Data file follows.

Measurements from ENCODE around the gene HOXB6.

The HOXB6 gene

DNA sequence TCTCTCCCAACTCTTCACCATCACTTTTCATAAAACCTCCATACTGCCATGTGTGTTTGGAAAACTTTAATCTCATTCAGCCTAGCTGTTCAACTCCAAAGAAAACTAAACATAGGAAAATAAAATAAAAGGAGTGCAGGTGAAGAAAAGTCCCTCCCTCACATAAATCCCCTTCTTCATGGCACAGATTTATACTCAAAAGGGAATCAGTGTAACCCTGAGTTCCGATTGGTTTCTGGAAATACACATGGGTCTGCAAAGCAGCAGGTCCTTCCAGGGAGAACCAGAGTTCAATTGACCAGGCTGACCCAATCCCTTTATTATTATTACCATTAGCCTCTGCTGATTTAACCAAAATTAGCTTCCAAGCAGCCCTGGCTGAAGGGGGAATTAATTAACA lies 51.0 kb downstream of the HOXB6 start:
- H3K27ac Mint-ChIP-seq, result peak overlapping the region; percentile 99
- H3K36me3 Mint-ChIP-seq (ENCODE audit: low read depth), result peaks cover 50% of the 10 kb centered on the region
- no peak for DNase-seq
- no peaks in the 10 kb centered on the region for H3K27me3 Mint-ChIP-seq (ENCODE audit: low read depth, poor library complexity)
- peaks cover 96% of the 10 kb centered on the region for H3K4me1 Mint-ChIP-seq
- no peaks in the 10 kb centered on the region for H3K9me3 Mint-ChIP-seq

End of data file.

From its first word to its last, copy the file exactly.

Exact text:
Measurements from ENCODE around the gene HOXB6.

The HOXB6 gene

DNA sequence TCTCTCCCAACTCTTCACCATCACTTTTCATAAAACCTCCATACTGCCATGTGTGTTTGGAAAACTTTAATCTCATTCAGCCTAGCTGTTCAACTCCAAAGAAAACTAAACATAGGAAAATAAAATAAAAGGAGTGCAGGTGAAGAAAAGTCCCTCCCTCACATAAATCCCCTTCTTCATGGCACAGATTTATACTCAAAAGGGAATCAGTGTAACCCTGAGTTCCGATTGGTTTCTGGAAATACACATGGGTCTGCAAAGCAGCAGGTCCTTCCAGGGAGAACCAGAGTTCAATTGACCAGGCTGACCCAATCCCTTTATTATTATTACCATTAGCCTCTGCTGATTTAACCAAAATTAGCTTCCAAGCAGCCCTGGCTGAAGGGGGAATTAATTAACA lies 51.0 kb downstream of the HOXB6 start:
- H3K27ac Mint-ChIP-seq, result peak overlapping the region; percentile 99
- H3K36me3 Mint-ChIP-seq (ENCODE audit: low read depth), result peaks cover 50% of the 10 kb centered on the region
- no peak for DNase-seq
- no peaks in the 10 kb centered on the region for H3K27me3 Mint-ChIP-seq (ENCODE audit: low read depth, poor library complexity)
- peaks cover 96% of the 10 kb centered on the region for H3K4me1 Mint-ChIP-seq
- no peaks in the 10 kb centered on the region for H3K9me3 Mint-ChIP-seq